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Environmental Science and Pollution Research

, Volume 26, Issue 3, pp 2238–2252 | Cite as

Chronic mercury exposure and blood pressure in children and adolescents: a systematic review

  • Gema Gallego-Viñas
  • Ferran Ballester
  • Sabrina LlopEmail author
Review Article
  • 259 Downloads

Abstract

The aim of this paper is to systematically review the scientific literature on the possible relation of chronic mercury exposure and blood pressure among children and adolescents. We searched for observational studies in 6 electronic databases and grey literature for English, French or Spanish language studies published up to 30th November 2017. We performed a quality assessment of primary studies. We identified 8 articles involving 5 cohorts, 1 cross-sectional study and 1 case-control study. The participants had mean ages of between 3 and 17 years. Mercury was analysed in different matrices and periods of exposure. Four articles evaluated prenatal exposure, 2 evaluated both prenatal and postnatal exposures and 2 postnatal exposure. Blood pressure was measured according to different protocols. The association between mercury and blood pressure was adjusted by different covariates in each study. Four articles found a positive significant association between chronic mercury exposure and blood pressure in children or adolescents. Among these 4 articles, three of them evaluated prenatal exposure. There are still few studies assessing chronic mercury exposure and blood pressure in children and adolescents with inconsistency in results. Designs are very heterogeneous, which hampers their comparability. Evidence of this association is scarce and further research is needed.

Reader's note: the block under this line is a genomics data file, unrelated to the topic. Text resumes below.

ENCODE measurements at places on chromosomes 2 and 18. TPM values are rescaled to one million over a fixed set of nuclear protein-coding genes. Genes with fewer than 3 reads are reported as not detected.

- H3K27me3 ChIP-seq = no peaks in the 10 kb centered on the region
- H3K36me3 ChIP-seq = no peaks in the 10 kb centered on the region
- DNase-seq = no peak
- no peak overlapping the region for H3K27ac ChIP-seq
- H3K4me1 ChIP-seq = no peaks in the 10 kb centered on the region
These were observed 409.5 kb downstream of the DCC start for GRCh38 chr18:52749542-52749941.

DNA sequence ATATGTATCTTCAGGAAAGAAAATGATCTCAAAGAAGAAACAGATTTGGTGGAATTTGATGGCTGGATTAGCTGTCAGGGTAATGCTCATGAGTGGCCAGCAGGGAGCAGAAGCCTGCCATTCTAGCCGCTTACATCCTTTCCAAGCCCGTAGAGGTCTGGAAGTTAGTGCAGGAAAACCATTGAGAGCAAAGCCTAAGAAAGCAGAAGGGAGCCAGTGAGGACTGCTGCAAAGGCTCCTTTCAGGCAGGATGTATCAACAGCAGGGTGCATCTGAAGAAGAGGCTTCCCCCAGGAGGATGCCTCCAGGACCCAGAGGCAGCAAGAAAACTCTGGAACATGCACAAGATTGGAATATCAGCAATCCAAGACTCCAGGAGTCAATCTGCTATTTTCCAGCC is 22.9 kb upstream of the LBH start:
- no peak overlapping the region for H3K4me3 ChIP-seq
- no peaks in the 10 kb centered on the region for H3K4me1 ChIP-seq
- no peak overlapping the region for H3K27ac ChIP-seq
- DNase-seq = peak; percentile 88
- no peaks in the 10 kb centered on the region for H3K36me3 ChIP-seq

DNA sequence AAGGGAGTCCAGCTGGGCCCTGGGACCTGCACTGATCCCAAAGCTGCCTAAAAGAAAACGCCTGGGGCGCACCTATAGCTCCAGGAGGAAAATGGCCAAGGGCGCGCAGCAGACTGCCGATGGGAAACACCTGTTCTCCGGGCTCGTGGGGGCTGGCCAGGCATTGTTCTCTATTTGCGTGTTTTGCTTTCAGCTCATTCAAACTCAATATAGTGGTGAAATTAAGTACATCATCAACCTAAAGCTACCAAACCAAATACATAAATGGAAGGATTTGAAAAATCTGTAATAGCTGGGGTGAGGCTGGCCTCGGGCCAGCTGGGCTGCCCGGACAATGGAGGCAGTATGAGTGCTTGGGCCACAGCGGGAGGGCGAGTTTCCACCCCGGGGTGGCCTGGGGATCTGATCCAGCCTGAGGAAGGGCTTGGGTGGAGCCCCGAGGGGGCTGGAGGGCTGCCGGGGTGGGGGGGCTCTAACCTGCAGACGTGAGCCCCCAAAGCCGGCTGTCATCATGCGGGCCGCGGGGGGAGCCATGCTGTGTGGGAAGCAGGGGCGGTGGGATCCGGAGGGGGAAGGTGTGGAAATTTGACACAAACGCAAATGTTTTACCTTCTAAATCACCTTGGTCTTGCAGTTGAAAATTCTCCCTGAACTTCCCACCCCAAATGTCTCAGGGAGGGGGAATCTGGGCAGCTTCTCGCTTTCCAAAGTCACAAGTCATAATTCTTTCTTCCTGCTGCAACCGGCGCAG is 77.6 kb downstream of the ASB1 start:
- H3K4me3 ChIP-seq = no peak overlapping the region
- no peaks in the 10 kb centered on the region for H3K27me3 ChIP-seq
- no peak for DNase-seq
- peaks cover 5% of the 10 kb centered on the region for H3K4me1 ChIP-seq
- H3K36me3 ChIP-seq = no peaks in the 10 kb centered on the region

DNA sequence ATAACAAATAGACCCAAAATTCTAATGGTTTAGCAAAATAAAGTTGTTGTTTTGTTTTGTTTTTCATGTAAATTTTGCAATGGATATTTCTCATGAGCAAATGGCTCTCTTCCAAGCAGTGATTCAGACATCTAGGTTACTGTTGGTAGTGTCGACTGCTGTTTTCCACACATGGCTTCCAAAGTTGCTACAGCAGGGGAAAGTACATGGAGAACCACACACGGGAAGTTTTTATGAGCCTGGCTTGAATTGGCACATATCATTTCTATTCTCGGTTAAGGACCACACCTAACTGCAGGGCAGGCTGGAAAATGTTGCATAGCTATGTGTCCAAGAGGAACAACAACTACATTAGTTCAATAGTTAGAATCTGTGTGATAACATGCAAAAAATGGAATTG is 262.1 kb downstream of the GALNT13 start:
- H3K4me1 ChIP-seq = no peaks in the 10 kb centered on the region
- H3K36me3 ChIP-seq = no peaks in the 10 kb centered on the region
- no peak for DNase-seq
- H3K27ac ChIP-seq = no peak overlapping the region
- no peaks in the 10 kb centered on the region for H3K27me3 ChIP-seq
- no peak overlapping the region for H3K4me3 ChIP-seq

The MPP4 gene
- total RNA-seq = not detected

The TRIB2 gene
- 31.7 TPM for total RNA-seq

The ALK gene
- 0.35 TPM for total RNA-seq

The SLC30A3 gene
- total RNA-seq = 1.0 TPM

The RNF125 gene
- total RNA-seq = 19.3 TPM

Keywords

Environmental exposure Mercury Cardiovascular Blood pressure Paediatrics Public health Epidemiology 

Abbreviations:

BP

Blood pressure

DBP

Diastolic blood pressure

DHA

Docosahexaenoic acid

EPA

Eicosapentaenoic acid

MeHg

Methylmercury

PCB

Polychlorinated biphenyls

PUFAs

Polyunsaturated fatty acids

SBP

Systolic blood pressure

WOS

Web of Science

Introduction

Mercury is a ubiquitous pollutant considered as highly toxic to human health (WHO 2007; Sheehan et al. 2014). Both natural and anthropogenic sources are possible, although the human activities are currently the most important (UNEP 2013; Streets et al. 2017). Trends in environmental mercury levels in the future are uncertain. Future mercury emissions depend upon many variables as development of national and regional economies, implantation of technologies, and regulatory changes (Sundseth et al. 2017). In this context, the recent Minamata Convention on Mercury aims to control anthropogenic emissions (Kessler 2013; Lancet 2017).

Mercury metabolism and toxicity depends on its chemical form: elemental (metallic), inorganic, or organic. Elemental mercury exposure originates from mercury spills (broken thermostats, e.g.), gold mining, dental fillings made with mercury amalgam, skin-lightening creams and soaps, traditional medicines, and religious, ethnic or cultural practices (Voodoo and Santeria). Inorganic mercury has found in some antiseptics, laxatives, cosmetic products, bactericides, fungicides, and insecticides. Organic mercury is frequently detected as methylmercury (MeHg) and ethylmercury. It has been found in fishing products, thimerosal-containing vaccines, and pharmaceutical products (WHO-UNEP 2008; WHO 2010; Bose-O’Reilly et al. 2010; Park and Zheng 2012).